We’ve left paid leave up to businesses for too long, and what have they done? Right now only12 percent of employees at privately owned companies have access to paid leave, according to the Department of Labor.

Allowing this to keep happening would do more harm to the economy than Fiorina seems to understand. And paying for federal mandated leave is far cheaper than she seems to realize — even though her home state of California has been pulling it off for more than a decade.

But paid leave isn’t simply a matter of economics; it’s a public health issue that we all have an interest in.

Full story: Huffington Post »

Pittsburgh Residents Will Now Be Guaranteed A Paid Day Off When They Get Sick

[Original via ThinkProgress] On Monday, the Pittsburgh city council passed a bill requiring employers to offer workers paid time off for illness or to care for a sick loved one.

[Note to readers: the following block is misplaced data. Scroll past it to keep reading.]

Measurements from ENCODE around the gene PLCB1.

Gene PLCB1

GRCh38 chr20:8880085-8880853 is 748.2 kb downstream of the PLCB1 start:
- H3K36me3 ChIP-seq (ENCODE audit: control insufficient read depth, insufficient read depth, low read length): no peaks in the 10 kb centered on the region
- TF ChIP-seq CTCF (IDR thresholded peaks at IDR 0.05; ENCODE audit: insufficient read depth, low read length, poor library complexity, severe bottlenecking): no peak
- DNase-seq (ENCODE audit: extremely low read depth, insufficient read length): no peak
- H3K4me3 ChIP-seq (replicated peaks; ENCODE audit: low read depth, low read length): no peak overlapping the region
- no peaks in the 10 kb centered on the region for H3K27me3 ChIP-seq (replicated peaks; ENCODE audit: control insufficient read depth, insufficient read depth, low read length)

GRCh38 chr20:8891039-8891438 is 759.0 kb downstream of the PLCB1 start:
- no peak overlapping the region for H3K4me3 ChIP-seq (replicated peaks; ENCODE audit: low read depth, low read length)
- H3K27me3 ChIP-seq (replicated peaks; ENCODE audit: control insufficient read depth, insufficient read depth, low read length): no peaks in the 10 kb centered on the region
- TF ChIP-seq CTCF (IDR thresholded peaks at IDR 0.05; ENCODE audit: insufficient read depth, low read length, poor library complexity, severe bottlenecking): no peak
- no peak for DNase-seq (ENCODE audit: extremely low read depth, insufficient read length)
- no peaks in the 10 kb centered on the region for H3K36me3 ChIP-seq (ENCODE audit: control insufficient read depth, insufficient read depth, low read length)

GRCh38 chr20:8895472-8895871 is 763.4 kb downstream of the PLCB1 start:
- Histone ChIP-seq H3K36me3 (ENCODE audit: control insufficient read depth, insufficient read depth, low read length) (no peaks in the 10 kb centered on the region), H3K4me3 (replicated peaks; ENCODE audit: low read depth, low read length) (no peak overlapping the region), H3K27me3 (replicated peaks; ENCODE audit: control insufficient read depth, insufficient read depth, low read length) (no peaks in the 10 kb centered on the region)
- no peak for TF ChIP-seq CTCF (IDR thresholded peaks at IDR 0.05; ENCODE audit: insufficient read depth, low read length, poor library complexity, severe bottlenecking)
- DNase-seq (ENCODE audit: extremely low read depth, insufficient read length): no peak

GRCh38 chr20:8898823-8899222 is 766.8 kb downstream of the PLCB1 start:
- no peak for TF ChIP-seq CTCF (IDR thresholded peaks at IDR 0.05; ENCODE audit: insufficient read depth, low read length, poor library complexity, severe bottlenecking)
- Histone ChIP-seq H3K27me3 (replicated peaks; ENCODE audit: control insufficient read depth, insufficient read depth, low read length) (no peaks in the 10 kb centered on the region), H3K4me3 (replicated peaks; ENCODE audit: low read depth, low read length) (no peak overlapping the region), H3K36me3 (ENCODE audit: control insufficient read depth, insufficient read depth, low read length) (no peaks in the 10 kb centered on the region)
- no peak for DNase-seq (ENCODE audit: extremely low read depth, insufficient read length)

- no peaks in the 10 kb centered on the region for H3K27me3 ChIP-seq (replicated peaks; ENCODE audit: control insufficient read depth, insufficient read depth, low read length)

The bill passed seven to one after moving quickly through the council. It was introduced on July 6, which meant it got passed in less than a month.

The new law will require businesses with 15 employees or more to give workers at least five paid sick days and three for those with fewer, although unionized construction workers, seasonal employees, independent contractors, and government employees will be exempt. The leave can also be used to care for a spouse, child, parent, domestic partner, grandparent, or sibling. Currently, about 40 percent of the city’s private sector workers, including 77 percent of service workers, don’t have access to paid sick leave.